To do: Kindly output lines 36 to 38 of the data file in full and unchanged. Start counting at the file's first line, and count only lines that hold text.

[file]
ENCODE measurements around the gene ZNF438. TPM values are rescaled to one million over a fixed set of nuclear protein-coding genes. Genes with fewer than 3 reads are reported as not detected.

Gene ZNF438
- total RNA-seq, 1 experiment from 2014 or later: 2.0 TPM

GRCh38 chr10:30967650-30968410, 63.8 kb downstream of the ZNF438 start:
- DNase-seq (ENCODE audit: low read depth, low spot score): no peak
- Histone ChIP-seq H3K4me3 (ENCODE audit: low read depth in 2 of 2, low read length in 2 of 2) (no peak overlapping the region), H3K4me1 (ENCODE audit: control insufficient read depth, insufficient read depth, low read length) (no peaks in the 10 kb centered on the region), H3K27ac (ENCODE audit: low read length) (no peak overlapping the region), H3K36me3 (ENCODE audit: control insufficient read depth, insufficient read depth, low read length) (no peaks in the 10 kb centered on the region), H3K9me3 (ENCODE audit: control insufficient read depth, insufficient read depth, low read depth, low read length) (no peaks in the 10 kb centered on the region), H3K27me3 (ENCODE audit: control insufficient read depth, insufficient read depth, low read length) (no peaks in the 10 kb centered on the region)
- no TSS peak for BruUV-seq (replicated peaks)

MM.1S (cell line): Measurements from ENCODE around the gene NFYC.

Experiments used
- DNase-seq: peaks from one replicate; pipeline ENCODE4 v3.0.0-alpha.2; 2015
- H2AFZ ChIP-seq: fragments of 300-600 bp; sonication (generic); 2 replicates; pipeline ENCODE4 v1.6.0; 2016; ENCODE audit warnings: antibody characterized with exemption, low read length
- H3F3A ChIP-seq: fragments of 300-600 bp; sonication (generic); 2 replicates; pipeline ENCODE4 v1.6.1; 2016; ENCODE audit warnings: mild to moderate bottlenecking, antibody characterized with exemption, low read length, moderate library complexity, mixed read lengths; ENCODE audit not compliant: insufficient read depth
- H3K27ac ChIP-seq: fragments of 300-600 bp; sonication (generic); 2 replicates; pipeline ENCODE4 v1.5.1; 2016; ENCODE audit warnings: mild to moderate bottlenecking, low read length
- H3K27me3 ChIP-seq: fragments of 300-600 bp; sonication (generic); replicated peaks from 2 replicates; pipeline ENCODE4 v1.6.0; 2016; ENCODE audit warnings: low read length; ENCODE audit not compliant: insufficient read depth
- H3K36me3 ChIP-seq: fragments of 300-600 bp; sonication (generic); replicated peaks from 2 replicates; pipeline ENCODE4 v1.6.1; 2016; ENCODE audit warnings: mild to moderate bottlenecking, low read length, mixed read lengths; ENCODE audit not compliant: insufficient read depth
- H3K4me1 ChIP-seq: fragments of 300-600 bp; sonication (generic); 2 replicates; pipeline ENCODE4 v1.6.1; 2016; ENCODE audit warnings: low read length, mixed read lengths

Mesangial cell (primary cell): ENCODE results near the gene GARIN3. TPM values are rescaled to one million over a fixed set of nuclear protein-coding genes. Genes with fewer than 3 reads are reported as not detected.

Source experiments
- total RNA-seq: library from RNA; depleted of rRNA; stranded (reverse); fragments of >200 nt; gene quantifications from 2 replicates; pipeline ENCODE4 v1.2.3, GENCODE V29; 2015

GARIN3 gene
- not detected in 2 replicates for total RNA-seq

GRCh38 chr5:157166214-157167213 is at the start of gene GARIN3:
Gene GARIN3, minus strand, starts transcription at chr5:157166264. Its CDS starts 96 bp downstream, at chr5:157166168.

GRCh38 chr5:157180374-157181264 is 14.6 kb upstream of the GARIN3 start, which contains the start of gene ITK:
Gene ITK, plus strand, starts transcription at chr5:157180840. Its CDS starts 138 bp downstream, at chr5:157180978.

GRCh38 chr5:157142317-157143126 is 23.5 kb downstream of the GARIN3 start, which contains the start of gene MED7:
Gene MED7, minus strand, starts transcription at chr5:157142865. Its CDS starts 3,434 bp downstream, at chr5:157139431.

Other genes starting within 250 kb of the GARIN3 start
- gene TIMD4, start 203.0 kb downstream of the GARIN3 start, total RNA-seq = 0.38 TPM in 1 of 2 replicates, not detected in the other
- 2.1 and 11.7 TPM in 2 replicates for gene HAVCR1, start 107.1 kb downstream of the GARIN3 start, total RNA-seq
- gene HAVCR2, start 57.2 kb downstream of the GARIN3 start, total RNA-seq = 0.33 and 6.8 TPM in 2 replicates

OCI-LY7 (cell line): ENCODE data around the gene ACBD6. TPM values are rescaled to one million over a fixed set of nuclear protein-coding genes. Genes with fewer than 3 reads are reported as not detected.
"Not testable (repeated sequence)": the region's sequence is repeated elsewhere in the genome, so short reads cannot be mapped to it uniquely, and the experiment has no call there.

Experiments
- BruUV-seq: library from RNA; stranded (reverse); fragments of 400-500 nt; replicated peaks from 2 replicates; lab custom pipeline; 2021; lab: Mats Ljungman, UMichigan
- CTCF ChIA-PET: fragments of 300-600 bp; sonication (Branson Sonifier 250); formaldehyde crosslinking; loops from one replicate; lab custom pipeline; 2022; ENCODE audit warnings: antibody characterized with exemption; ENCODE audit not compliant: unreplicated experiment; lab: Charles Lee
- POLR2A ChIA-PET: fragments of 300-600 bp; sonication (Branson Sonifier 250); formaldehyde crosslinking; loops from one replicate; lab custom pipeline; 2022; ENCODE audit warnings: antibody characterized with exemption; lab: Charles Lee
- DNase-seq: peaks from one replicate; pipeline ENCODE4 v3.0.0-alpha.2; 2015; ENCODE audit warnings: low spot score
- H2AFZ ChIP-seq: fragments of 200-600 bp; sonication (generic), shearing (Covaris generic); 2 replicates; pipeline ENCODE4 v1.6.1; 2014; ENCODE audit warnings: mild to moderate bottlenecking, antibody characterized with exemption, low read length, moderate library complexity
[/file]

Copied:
- CTCF ChIA-PET: fragments of 300-600 bp; sonication (Branson Sonifier 250); formaldehyde crosslinking; loops from one replicate; lab custom pipeline; 2022; ENCODE audit warnings: antibody characterized with exemption; ENCODE audit not compliant: unreplicated experiment; lab: Charles Lee
- POLR2A ChIA-PET: fragments of 300-600 bp; sonication (Branson Sonifier 250); formaldehyde crosslinking; loops from one replicate; lab custom pipeline; 2022; ENCODE audit warnings: antibody characterized with exemption; lab: Charles Lee
- DNase-seq: peaks from one replicate; pipeline ENCODE4 v3.0.0-alpha.2; 2015; ENCODE audit warnings: low spot score